WASHINGTON – A former government space scientist pleaded guilty Wednesday to one count of attempted espionage for trying to sell classified information to an undercover FBI agent posing as an Israeli spy.
Stewart David Nozette entered the plea in federal court, where both the Justice Department and Nozette's lawyers agreed to a sentence of 13 years in prison, with credit for two years he has already spent behind bars. U.S. District Judge Paul Friedman said he was prepared to accept the deal, pending Nozette's cooperation with prosecutors, a procedure expected to last into November.
Nozette has been in jail since he was arrested nearly two years ago after an undercover sting operation. He was accused of seeking millions to sell secrets to an FBI agent posing as an Israeli intelligence officer.
Appearing in court in a prison jumpsuit, Nozette said he understood the charge to which he was pleading. He could have been sentenced to death had he been convicted of all four counts of attempted espionage that he faced.
Just before his arrest, Nozette told an undercover FBI agent in the sting operation that the secrets he was passing to Israel had cost the U.S. government anywhere from $200 million to almost a billion dollars to develop.
"So I tell ya ... theoretically I should charge you certainly, you know, at most" 1 percent, court papers in the case quoted Nozette as telling the agent.
Nozette had high-level security clearances during decades of government work on science and space projects at NASA, the Energy Department and the National Space Council in President George H.W. Bush's White House. He has a doctorate in planetary sciences from the Massachusetts Institute of Technology and was known primarily as a defense technologist who had worked on the Reagan-era missile defense shield effort formally called the Strategic Defense Initiative. He also helped discover evidence of water on the moon.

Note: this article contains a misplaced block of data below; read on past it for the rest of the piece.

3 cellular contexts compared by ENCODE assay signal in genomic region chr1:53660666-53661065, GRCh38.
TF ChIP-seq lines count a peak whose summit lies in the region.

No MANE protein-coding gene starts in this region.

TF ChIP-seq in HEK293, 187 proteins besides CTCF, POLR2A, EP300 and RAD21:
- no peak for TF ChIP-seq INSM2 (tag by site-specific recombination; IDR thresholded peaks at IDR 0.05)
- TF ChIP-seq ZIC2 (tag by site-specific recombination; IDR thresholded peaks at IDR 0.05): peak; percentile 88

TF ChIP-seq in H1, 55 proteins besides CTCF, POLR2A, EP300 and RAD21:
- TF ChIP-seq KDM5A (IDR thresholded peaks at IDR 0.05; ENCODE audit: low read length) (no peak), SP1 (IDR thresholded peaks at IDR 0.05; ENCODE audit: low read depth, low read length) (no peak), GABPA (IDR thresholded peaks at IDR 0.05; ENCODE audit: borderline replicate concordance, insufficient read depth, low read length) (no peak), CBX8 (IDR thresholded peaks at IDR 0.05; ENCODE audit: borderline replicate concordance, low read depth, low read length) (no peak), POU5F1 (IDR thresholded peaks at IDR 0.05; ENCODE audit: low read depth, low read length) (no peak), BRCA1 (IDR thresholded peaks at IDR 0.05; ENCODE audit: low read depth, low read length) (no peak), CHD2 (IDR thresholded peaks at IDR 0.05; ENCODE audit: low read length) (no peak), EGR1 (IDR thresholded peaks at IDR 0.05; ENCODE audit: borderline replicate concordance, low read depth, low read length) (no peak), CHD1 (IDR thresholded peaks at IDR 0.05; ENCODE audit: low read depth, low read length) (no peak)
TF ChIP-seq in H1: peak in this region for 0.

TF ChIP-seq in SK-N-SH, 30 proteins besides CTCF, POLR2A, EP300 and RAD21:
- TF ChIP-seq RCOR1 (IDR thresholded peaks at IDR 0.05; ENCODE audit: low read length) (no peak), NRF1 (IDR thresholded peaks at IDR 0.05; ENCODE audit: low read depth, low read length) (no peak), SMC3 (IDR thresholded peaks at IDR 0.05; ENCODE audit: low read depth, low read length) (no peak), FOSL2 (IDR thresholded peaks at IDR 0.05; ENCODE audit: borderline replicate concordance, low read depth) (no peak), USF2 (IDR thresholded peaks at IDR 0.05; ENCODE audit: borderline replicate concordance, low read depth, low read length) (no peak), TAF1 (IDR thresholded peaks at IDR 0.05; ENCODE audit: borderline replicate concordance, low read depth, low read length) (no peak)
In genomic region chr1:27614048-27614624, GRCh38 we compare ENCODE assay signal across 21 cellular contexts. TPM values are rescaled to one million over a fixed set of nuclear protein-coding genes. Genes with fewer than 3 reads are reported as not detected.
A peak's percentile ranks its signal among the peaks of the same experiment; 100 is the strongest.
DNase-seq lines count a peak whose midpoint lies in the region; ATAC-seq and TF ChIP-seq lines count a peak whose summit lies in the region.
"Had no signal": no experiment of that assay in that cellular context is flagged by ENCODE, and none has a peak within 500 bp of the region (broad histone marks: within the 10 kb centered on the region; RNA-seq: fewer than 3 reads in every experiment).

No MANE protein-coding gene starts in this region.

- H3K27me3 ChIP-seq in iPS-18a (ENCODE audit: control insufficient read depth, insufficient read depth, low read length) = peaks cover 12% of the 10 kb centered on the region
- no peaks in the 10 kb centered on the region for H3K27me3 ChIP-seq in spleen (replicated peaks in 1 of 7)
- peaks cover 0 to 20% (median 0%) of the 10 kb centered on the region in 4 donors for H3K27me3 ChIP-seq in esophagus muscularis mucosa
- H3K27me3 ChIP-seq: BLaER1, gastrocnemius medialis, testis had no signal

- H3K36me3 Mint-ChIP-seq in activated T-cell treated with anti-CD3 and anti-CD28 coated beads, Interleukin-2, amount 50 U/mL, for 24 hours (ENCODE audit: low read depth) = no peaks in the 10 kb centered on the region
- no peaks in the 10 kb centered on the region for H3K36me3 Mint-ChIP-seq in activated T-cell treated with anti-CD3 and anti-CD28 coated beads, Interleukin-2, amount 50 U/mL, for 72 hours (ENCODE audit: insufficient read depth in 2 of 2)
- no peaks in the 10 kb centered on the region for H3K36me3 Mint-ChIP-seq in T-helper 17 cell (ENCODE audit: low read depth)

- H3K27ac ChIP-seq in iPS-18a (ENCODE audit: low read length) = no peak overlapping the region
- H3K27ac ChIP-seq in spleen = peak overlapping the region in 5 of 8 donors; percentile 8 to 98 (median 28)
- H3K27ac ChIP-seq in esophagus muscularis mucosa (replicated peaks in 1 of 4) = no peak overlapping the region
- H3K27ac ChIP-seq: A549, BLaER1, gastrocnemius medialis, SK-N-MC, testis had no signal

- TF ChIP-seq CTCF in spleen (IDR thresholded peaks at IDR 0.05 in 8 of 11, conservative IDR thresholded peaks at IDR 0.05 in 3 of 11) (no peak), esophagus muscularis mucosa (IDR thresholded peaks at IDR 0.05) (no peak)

Because Nozette knows so many secrets, including about the nation's nuclear missile program, Attorney General Eric Holder ordered special communications restrictions placed on him in jail.
During a hearing after his arrest, the prosecutor played video from the September 2009 sting in which Nozette lounged on a hotel room couch, eating and laughing with the undercover agent. He discussed the possibility of having to flee the country if he came under scrutiny.
Prosecutors say Nozette agreed to provide regular information to the Israeli intelligence agency, Mossad, through a post office box in exchange for money. They accuse him of asking for an Israeli passport and payments in cash under $10,000 each to avoid reporting it. Authorities said he took two payments -- one for $2,000 and another for $9,000 -- from the post office box to answer questions about U.S. satellites, including early warning systems, means of defense or retaliation against large-scale attack, communications intelligence information and major elements of defense strategy.
Nozette also ran a nonprofit corporation out of his Chevy Chase, Md., home called the Alliance for Competitive Technology that had several agreements to develop advanced technology for the U.S. government.
In January 2009, he pleaded guilty to two counts of tax evasion and admitted overstating his costs for reimbursement and failing to report the income on his tax returns. His sentencing in that case has been held while the espionage charges have been pending.